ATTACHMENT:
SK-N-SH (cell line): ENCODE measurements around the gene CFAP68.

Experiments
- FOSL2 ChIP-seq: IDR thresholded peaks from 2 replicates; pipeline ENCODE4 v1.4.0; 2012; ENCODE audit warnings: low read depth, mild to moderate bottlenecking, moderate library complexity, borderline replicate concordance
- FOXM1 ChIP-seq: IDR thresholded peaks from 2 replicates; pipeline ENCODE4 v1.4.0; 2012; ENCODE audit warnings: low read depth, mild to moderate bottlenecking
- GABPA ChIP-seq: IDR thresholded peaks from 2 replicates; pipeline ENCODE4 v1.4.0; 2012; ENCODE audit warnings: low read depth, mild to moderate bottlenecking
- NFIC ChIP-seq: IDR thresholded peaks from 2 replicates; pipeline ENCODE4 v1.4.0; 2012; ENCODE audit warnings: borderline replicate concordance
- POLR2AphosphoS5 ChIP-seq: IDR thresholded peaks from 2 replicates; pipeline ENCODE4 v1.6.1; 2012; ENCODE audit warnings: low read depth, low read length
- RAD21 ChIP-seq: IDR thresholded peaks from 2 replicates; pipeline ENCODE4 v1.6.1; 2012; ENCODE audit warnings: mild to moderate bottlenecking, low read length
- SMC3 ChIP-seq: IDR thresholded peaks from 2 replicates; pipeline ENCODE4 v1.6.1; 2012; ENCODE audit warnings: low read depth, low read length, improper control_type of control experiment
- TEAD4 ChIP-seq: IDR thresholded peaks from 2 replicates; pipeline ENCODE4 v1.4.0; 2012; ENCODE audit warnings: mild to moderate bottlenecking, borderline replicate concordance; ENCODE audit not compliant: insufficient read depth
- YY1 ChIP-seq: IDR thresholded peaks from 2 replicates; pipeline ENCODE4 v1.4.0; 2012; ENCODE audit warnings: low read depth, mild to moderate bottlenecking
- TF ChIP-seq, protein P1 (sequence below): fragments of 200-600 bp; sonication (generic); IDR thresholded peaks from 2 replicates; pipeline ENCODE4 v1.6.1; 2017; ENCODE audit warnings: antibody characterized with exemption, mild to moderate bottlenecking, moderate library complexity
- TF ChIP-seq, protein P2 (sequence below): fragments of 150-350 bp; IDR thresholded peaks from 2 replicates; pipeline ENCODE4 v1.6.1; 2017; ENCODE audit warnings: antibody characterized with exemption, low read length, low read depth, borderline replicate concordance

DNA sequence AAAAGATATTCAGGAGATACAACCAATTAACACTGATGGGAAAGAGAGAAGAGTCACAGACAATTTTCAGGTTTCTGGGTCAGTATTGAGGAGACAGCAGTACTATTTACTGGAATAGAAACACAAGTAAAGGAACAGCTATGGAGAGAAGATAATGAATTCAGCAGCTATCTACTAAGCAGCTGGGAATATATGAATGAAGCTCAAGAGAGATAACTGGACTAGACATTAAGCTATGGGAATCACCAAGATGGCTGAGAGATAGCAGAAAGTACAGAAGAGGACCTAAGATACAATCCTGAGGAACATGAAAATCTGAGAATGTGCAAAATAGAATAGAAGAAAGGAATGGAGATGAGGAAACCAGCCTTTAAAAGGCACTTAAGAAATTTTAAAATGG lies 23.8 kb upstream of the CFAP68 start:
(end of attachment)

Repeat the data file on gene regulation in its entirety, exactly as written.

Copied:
SK-N-SH (cell line): ENCODE measurements around the gene CFAP68.

Experiments
- FOSL2 ChIP-seq: IDR thresholded peaks from 2 replicates; pipeline ENCODE4 v1.4.0; 2012; ENCODE audit warnings: low read depth, mild to moderate bottlenecking, moderate library complexity, borderline replicate concordance
- FOXM1 ChIP-seq: IDR thresholded peaks from 2 replicates; pipeline ENCODE4 v1.4.0; 2012; ENCODE audit warnings: low read depth, mild to moderate bottlenecking
- GABPA ChIP-seq: IDR thresholded peaks from 2 replicates; pipeline ENCODE4 v1.4.0; 2012; ENCODE audit warnings: low read depth, mild to moderate bottlenecking
- NFIC ChIP-seq: IDR thresholded peaks from 2 replicates; pipeline ENCODE4 v1.4.0; 2012; ENCODE audit warnings: borderline replicate concordance
- POLR2AphosphoS5 ChIP-seq: IDR thresholded peaks from 2 replicates; pipeline ENCODE4 v1.6.1; 2012; ENCODE audit warnings: low read depth, low read length
- RAD21 ChIP-seq: IDR thresholded peaks from 2 replicates; pipeline ENCODE4 v1.6.1; 2012; ENCODE audit warnings: mild to moderate bottlenecking, low read length
- SMC3 ChIP-seq: IDR thresholded peaks from 2 replicates; pipeline ENCODE4 v1.6.1; 2012; ENCODE audit warnings: low read depth, low read length, improper control_type of control experiment
- TEAD4 ChIP-seq: IDR thresholded peaks from 2 replicates; pipeline ENCODE4 v1.4.0; 2012; ENCODE audit warnings: mild to moderate bottlenecking, borderline replicate concordance; ENCODE audit not compliant: insufficient read depth
- YY1 ChIP-seq: IDR thresholded peaks from 2 replicates; pipeline ENCODE4 v1.4.0; 2012; ENCODE audit warnings: low read depth, mild to moderate bottlenecking
- TF ChIP-seq, protein P1 (sequence below): fragments of 200-600 bp; sonication (generic); IDR thresholded peaks from 2 replicates; pipeline ENCODE4 v1.6.1; 2017; ENCODE audit warnings: antibody characterized with exemption, mild to moderate bottlenecking, moderate library complexity
- TF ChIP-seq, protein P2 (sequence below): fragments of 150-350 bp; IDR thresholded peaks from 2 replicates; pipeline ENCODE4 v1.6.1; 2017; ENCODE audit warnings: antibody characterized with exemption, low read length, low read depth, borderline replicate concordance

DNA sequence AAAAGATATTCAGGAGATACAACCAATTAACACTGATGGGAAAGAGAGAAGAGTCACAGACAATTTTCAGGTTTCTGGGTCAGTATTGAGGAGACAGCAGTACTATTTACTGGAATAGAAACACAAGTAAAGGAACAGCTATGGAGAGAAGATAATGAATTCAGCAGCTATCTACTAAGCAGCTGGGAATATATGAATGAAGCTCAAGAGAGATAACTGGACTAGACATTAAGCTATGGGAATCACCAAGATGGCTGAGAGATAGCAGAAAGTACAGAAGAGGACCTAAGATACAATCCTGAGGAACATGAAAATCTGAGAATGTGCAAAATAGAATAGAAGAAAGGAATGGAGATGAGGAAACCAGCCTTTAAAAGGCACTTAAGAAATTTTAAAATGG lies 23.8 kb upstream of the CFAP68 start: